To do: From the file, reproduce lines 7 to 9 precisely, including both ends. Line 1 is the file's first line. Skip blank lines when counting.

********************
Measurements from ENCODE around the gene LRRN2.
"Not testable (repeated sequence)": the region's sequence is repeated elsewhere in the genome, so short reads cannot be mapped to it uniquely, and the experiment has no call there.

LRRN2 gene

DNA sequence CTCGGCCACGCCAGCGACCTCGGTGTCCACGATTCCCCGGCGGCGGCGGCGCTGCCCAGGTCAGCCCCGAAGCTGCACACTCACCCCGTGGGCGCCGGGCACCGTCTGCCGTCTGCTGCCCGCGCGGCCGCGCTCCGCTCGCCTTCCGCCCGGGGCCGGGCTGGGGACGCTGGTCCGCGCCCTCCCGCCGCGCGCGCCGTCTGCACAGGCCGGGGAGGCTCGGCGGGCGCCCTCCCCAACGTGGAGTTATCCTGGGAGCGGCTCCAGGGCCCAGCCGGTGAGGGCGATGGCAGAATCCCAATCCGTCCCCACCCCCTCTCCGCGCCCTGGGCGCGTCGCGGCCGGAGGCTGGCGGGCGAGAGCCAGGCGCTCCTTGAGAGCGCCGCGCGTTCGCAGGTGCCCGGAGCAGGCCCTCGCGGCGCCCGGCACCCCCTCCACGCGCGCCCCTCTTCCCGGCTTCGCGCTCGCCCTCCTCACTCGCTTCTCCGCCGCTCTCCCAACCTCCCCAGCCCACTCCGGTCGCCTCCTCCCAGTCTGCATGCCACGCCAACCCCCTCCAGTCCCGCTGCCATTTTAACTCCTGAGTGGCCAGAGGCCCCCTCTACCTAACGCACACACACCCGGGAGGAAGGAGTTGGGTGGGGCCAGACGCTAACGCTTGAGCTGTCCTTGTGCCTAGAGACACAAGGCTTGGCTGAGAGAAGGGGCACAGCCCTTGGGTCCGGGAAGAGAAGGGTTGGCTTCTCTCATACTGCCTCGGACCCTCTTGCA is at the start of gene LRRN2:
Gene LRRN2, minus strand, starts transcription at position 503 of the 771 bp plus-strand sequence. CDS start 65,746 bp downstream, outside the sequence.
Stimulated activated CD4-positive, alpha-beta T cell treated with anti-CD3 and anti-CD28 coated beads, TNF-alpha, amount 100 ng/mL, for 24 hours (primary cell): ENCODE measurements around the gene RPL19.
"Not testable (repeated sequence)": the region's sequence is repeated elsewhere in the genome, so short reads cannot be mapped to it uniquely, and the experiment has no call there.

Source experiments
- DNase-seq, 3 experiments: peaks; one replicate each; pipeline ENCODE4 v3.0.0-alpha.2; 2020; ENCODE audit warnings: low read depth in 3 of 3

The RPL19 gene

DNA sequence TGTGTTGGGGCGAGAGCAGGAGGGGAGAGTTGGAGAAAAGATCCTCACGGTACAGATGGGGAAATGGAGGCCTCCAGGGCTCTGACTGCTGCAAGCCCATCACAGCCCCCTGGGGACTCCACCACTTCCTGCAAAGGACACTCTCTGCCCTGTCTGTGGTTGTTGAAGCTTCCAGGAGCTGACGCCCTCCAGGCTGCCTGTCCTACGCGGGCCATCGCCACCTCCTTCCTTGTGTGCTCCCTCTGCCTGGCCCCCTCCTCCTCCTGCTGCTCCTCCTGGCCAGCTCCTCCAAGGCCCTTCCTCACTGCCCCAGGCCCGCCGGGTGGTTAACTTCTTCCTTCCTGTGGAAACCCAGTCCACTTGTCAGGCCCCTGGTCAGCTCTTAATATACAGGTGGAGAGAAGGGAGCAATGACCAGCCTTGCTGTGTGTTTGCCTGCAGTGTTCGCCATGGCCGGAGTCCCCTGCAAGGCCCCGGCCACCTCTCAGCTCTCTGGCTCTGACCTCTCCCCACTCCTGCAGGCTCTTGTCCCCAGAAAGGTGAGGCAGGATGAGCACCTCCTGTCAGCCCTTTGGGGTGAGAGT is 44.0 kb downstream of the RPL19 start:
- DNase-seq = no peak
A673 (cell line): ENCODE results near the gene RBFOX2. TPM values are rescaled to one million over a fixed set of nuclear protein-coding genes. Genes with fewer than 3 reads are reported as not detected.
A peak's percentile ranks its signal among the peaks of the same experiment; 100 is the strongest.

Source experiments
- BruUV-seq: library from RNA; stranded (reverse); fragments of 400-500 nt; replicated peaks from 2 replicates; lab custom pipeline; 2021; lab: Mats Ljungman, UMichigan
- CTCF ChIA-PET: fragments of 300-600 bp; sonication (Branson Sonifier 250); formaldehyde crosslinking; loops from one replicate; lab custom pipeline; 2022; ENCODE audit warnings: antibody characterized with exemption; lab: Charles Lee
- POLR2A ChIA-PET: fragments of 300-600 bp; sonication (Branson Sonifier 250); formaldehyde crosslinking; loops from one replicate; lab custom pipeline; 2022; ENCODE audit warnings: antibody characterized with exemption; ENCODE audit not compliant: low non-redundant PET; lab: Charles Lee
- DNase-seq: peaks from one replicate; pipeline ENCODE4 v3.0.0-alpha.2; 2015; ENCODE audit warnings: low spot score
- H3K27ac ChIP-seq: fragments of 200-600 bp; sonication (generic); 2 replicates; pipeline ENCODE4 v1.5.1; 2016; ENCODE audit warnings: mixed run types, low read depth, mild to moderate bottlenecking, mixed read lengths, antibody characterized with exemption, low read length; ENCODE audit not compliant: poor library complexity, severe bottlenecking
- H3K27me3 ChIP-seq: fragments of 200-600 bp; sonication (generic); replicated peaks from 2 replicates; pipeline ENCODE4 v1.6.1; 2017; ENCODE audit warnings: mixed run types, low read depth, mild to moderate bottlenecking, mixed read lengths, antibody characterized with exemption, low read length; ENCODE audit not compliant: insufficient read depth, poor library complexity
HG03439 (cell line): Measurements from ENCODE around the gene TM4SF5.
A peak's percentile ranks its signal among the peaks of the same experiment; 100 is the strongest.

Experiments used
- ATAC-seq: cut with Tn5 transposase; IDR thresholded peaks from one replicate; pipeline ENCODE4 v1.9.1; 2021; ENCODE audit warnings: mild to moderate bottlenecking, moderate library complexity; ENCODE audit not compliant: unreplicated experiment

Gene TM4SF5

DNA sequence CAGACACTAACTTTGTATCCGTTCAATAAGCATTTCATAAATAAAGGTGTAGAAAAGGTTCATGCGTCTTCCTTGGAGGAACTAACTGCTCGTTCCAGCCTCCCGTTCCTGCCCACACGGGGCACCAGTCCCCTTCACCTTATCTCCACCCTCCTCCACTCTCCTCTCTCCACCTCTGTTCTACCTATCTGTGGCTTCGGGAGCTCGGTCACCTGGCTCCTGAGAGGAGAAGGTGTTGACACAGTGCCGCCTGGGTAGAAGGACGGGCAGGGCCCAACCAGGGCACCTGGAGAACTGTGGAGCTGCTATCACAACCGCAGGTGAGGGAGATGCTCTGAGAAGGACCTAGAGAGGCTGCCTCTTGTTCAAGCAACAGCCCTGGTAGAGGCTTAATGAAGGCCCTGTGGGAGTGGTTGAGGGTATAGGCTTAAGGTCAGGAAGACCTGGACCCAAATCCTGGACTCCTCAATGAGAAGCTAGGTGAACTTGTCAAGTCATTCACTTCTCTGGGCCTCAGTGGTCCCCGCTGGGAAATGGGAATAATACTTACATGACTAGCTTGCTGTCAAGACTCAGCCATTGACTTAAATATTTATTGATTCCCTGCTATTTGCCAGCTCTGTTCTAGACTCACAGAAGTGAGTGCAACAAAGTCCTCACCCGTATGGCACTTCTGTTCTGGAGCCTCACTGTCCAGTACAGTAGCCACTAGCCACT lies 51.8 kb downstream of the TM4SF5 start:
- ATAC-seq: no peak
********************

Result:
"Not testable (repeated sequence)": the region's sequence is repeated elsewhere in the genome, so short reads cannot be mapped to it uniquely, and the experiment has no call there.

Source experiments
- DNase-seq, 3 experiments: peaks; one replicate each; pipeline ENCODE4 v3.0.0-alpha.2; 2020; ENCODE audit warnings: low read depth in 3 of 3